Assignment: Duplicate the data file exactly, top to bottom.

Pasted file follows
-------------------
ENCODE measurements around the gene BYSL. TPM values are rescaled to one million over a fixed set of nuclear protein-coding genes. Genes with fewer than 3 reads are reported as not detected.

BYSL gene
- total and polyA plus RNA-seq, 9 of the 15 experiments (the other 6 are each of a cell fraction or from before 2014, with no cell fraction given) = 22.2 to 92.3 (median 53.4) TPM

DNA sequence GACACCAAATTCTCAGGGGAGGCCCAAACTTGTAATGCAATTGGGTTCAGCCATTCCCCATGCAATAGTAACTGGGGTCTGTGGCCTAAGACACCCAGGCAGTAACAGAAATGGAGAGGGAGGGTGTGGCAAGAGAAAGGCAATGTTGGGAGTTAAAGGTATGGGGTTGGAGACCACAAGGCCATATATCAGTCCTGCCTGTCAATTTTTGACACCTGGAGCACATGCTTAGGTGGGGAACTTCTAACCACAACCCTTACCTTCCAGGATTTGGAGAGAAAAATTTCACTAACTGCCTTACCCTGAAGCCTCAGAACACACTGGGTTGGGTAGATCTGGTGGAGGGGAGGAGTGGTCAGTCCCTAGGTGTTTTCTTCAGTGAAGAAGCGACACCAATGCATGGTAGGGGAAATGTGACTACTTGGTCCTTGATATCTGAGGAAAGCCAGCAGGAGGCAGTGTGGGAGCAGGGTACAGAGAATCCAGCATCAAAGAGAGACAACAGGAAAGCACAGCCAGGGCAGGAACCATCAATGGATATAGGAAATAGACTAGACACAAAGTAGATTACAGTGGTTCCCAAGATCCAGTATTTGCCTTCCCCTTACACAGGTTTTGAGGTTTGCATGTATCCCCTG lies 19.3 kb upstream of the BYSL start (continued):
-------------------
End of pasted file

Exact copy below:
ENCODE measurements around the gene BYSL. TPM values are rescaled to one million over a fixed set of nuclear protein-coding genes. Genes with fewer than 3 reads are reported as not detected.

BYSL gene
- total and polyA plus RNA-seq, 9 of the 15 experiments (the other 6 are each of a cell fraction or from before 2014, with no cell fraction given) = 22.2 to 92.3 (median 53.4) TPM

DNA sequence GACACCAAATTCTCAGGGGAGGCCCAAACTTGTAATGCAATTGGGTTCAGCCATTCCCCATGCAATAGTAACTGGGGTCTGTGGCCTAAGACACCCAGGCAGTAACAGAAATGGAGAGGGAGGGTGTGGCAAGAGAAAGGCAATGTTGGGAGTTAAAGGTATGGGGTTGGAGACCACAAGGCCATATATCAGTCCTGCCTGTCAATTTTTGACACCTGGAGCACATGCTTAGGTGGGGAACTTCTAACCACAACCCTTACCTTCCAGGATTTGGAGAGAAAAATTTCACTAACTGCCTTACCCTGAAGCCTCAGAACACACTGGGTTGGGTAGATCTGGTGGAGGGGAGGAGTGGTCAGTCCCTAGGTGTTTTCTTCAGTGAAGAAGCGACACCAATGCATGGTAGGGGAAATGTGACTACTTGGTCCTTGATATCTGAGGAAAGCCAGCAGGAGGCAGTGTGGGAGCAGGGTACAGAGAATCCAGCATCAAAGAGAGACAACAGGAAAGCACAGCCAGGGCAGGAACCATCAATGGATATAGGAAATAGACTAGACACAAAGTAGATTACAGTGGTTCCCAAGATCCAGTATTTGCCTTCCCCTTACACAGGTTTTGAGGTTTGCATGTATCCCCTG lies 19.3 kb upstream of the BYSL start (continued):